Thousands of South Korean taxi drivers have joined a strike organized by labor unions one week before the beginning of the World Cup football (soccer) finals.
The cab drivers' action Friday adds to a range of potential problems for the government as it prepares for the games, which begin on May 31st.
The government - concerned about possible terror attacks, hooliganism, and disruption caused by an outbreak of foot-and-mouth disease - has vowed to take tough action if labor unions disrupt the games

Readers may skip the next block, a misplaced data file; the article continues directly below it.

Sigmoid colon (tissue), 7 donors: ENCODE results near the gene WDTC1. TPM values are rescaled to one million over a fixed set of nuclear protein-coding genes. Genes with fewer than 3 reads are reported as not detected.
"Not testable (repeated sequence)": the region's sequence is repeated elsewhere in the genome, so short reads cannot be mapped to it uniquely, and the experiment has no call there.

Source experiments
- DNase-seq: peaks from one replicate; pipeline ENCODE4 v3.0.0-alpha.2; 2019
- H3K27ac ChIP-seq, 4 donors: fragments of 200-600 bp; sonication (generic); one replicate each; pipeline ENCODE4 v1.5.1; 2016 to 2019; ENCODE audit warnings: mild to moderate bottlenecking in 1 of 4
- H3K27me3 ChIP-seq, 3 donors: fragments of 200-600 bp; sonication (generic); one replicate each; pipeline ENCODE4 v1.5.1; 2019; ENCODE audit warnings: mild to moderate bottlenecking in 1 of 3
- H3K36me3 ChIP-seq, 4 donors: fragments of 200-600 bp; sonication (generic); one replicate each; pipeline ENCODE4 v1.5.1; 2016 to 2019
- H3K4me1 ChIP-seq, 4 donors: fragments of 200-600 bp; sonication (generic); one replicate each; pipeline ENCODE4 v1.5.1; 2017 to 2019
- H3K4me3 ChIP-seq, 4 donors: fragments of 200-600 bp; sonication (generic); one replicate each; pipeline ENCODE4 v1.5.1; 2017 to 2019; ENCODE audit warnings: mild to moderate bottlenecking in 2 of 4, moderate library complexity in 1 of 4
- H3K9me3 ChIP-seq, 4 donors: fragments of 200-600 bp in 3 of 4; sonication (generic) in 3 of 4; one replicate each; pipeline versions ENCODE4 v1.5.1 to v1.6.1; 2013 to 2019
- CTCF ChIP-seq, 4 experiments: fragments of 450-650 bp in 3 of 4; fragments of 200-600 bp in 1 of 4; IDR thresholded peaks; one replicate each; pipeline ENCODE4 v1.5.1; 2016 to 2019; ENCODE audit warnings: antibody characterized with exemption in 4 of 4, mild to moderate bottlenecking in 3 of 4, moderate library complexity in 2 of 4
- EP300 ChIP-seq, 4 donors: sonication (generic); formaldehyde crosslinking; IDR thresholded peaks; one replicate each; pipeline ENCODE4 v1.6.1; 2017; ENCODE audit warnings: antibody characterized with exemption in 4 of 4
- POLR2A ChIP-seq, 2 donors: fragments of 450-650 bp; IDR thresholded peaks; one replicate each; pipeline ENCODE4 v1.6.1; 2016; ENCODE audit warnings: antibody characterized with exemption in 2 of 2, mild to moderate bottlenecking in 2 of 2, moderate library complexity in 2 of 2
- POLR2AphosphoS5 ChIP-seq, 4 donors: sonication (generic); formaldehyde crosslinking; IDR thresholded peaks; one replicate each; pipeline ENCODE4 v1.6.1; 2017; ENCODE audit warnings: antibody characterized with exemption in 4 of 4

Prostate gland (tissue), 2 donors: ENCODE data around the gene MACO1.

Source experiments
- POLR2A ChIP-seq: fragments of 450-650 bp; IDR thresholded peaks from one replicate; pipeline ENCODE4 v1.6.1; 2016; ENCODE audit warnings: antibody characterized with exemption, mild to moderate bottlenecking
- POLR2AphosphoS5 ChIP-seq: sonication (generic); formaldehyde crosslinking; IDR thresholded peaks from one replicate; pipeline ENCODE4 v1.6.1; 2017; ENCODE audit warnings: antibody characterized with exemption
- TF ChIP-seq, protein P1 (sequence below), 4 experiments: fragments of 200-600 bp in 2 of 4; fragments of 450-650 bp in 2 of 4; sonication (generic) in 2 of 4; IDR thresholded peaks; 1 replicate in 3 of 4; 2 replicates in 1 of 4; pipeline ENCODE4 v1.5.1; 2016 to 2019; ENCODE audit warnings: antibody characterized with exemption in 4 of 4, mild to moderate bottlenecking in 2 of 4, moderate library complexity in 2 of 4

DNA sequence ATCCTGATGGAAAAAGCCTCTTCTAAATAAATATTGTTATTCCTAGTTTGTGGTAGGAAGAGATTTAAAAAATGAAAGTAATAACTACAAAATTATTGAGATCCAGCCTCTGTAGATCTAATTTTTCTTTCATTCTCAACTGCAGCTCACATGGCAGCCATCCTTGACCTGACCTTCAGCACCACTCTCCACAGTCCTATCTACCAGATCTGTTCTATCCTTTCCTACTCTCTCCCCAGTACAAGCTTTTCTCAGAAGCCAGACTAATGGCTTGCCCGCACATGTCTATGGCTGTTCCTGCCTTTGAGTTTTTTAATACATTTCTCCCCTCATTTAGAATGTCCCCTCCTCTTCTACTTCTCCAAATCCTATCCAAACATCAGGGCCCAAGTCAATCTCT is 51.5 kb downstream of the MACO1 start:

Altogether, an estimated 40,000 South Korean workers including hospital workers, metal, chemical and other industry workers have walked off their jobs since Wednesday.
Union leaders are demanding wage increases, a 40-hour work week and a halt to controversial government plans to sell off state-run enterprises. The sell-off plan has been one of President Kim Dae-jung's highest priorities, but labor groups fear the program will lead to big job losses.
Hundreds of thousands of tourists will be in South Korea for the month-long tournament, and major strikes of transport or hotel workers could disrupt the World Cup events.